It doesn’t matter what you agree, as long as you discuss it during your engagement and not argue over it after marriage – marriage should be serious, but also be fun.  Some couples divide their combined income into three – one-third being deposited into each of a combined household account and each partner’s individual accounts.  You can discuss between yourselves what is the best arrangement for you.

Prenuptial Agreements:

There are other factors which can affect your finances such as a prenuptial agreement. While some people look on this as planning the end of a marriage before it has even begun, this is not the case. In fact, the marriage itself is a form of ‘prenup.’  After signing the marriage contract, you both have certain legal rights regarding property and financials. It applies to all couples, and is legally binding whether it suits you or not.

Some couples regard a prenuptial agreement as a means of arranging these rights to best suit each of them. For example, a voluntary arrangement defining the distribution of income and use of bank accounts can be made legally binding. You can agree that individual incomes remain separate but that each partner has an equal right to access any joint account.  You can make it binding that a joint account can only be used for joint expenses – household expenses, vacations and so forth – and requiring both signatures for withdrawals!


Another important aspect of a marriage is savings. This is something which should be discussed between you when getting engaged. When romance transitions to the practicalities of marriage, it is wise to be prepared for those unexpected financial expenses which often seem to come at just the wrong time!

How much should you save? Should it be a percentage of each person’s income or a set amount from your joint account each month? You could agree to have money transferred from your paychecks to savings before you get it – that way you save automatically every month. How should you save: into a savings account, investment portfolio, IRA?  This needs to be discussed between you.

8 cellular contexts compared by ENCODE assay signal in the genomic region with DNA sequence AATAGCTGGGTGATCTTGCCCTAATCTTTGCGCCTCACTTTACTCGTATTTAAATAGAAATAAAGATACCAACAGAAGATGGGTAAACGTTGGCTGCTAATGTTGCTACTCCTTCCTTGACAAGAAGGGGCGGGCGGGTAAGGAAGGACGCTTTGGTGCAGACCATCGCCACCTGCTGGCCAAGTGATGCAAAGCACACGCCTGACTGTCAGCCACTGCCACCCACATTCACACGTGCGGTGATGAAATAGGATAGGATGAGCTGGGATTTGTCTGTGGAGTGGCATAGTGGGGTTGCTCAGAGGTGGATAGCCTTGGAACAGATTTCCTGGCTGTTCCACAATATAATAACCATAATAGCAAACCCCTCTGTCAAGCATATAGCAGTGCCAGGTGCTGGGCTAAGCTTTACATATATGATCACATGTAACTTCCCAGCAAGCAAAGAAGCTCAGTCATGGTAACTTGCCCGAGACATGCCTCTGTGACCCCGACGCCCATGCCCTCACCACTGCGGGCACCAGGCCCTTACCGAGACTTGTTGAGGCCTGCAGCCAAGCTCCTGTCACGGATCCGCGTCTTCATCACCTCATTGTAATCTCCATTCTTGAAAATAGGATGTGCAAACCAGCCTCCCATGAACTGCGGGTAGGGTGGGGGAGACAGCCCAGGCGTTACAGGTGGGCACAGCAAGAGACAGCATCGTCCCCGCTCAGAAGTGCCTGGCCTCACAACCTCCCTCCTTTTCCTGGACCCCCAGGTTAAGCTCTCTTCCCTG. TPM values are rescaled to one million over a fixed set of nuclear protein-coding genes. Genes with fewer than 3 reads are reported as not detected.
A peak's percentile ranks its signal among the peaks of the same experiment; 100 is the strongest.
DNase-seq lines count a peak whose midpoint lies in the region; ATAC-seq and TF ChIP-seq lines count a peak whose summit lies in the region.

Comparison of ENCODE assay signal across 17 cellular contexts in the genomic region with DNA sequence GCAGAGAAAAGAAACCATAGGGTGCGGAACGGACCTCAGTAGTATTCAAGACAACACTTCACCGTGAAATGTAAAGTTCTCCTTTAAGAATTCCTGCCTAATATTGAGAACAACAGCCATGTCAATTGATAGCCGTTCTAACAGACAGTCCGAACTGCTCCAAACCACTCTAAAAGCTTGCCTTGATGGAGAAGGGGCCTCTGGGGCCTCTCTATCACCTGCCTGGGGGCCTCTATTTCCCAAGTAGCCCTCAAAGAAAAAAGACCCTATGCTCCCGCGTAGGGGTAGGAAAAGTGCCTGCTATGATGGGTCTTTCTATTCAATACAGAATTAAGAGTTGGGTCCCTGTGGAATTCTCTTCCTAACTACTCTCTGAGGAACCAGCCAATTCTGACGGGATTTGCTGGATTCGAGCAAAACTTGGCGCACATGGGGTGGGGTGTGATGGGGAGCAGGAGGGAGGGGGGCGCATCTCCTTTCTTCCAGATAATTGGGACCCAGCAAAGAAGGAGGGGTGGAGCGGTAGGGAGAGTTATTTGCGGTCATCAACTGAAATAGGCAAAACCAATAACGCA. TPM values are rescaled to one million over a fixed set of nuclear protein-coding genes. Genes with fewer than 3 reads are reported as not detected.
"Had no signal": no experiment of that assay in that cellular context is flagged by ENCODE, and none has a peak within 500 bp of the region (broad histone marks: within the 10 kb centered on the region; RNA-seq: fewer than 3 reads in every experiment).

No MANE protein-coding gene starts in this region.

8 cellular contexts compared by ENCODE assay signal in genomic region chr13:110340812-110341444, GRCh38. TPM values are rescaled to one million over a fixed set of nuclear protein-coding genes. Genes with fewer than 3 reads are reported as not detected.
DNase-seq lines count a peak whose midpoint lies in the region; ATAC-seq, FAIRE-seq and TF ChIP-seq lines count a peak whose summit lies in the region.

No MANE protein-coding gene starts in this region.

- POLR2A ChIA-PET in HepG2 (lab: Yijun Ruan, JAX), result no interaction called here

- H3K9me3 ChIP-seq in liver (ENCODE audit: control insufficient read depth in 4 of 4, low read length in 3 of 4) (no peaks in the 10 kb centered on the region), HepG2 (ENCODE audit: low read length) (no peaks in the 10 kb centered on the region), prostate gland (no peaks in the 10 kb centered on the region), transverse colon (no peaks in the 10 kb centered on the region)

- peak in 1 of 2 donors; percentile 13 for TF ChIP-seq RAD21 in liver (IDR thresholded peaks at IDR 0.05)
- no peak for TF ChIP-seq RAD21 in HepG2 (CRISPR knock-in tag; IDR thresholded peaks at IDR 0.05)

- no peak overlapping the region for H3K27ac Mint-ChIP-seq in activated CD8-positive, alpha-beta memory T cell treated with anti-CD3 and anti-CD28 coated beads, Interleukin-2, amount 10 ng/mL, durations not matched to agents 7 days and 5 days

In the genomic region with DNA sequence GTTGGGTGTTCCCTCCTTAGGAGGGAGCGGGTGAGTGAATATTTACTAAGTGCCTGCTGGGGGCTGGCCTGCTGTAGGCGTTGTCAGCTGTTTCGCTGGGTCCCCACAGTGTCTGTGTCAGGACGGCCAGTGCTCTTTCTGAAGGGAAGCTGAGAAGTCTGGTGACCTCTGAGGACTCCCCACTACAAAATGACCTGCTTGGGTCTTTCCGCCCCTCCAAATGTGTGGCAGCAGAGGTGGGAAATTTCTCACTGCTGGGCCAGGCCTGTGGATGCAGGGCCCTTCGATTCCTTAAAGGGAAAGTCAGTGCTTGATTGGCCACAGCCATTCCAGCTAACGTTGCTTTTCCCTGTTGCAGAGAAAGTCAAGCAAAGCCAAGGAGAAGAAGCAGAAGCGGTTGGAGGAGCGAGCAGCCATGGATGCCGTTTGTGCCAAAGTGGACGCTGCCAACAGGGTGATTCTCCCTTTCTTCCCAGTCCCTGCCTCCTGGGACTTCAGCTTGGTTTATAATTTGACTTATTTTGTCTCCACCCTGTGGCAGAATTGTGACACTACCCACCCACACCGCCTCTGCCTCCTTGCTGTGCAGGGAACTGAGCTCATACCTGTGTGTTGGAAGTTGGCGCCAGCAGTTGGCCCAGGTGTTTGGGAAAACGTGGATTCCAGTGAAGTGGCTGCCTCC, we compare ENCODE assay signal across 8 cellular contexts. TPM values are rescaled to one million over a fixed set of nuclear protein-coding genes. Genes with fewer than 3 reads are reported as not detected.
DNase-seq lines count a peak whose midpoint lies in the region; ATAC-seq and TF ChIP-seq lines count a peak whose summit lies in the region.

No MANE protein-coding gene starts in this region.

What are you saving for? Many couples save for the future, so if any urgent finances are needed it is available. Some save for vacations while others save for their children’s education – college costs for example. Before they get married, many engaged couples discuss the children situation. Children can be expensive. Child care fees must either be found or one partner will have to give up their employment – unless you have obliging parents close by!

Why Engaged Couples Should Discuss Finances – Conclusion

Although you will have many things to discuss, it is important to make finances a priority. Marriages tend to last longer when they are based on a sound financial footing, and discussion and agreement are always better than conflict and friction. Get together and talk about your finances using the above suggestions to help you.

Believing that you will ‘be OK’ is not a way to plan your future. Rather than trust to love and luck, it is better to agree on how you should manage your income from an early stage in the engagement. Planning and preparation for your financial future will result in a stronger and happier relationship.

UBS Investor Watch; Couples and money; Who decides? 2014